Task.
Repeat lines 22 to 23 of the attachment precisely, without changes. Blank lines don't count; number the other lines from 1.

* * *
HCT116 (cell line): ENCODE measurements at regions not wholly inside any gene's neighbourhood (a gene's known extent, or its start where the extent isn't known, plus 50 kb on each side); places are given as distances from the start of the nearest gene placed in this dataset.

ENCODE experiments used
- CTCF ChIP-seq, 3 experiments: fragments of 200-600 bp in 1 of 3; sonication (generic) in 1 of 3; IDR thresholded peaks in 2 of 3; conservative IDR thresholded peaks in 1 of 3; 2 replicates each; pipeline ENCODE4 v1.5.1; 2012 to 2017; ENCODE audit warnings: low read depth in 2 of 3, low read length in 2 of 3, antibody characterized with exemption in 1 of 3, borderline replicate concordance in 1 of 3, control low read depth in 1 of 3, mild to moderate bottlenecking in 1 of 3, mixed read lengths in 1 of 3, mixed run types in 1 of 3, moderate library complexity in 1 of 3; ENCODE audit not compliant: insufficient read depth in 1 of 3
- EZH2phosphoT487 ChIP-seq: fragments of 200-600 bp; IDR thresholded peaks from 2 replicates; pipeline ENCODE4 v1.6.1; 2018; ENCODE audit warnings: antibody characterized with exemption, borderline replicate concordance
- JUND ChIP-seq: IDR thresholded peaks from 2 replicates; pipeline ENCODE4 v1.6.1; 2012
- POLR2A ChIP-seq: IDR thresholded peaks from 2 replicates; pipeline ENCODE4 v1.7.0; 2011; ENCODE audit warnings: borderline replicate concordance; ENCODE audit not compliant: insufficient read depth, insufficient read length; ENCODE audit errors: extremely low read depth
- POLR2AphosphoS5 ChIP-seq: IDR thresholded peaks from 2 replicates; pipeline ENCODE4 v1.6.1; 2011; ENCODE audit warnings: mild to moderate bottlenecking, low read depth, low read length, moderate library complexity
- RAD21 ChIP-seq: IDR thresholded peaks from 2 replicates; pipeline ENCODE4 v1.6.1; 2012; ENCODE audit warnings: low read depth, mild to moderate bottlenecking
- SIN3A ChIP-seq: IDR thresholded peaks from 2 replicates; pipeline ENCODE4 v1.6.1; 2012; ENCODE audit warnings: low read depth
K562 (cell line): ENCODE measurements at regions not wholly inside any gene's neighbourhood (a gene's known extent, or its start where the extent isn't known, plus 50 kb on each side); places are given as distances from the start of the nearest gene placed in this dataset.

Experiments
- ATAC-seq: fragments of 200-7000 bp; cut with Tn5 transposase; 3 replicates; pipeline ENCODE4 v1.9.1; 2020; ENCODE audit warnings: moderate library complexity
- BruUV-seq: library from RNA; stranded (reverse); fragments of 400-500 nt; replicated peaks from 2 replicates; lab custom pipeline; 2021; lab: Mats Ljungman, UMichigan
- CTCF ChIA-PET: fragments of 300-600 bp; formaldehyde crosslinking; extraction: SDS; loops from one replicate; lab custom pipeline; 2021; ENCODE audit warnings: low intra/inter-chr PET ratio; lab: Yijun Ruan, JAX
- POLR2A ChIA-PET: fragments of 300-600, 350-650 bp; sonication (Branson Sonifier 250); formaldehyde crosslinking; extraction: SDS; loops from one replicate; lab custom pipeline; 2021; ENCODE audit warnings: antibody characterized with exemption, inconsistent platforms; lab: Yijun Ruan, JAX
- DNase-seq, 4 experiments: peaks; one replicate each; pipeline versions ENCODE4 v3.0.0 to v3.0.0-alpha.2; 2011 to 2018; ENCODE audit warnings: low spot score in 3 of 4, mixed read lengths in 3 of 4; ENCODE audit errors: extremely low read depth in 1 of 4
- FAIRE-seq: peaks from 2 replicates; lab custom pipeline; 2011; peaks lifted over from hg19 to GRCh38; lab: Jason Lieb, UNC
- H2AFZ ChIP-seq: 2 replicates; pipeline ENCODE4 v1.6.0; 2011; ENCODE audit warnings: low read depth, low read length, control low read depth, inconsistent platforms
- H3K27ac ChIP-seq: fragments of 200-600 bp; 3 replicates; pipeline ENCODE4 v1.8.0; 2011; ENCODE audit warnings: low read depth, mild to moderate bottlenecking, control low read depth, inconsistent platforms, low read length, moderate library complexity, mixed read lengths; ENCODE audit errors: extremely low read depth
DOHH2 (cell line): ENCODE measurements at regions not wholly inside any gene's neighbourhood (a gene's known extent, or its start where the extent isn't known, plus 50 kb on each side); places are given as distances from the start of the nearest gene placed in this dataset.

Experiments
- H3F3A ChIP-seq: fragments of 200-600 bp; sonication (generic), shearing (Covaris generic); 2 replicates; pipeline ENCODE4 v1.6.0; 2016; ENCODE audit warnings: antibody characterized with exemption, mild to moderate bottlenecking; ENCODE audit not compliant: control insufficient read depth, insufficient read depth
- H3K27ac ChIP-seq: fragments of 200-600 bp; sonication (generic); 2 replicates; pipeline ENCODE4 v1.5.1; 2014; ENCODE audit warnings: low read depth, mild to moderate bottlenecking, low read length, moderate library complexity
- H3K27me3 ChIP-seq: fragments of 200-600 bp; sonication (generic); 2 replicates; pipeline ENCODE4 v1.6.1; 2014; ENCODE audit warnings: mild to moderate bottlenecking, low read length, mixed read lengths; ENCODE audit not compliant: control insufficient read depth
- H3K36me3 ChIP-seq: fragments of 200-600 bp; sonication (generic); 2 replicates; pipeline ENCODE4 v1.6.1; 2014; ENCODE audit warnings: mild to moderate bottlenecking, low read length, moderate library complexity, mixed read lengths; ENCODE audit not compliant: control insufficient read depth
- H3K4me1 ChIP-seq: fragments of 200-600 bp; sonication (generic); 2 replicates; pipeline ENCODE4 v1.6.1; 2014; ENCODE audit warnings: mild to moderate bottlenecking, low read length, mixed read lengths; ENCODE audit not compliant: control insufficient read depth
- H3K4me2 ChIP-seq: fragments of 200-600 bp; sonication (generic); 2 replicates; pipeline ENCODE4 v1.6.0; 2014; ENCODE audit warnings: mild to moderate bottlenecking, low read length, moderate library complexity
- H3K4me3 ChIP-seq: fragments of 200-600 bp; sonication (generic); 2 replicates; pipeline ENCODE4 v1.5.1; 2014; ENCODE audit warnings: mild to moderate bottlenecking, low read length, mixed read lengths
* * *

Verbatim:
- H3F3A ChIP-seq: fragments of 200-600 bp; sonication (generic), shearing (Covaris generic); 2 replicates; pipeline ENCODE4 v1.6.0; 2016; ENCODE audit warnings: antibody characterized with exemption, mild to moderate bottlenecking; ENCODE audit not compliant: control insufficient read depth, insufficient read depth
- H3K27ac ChIP-seq: fragments of 200-600 bp; sonication (generic); 2 replicates; pipeline ENCODE4 v1.5.1; 2014; ENCODE audit warnings: low read depth, mild to moderate bottlenecking, low read length, moderate library complexity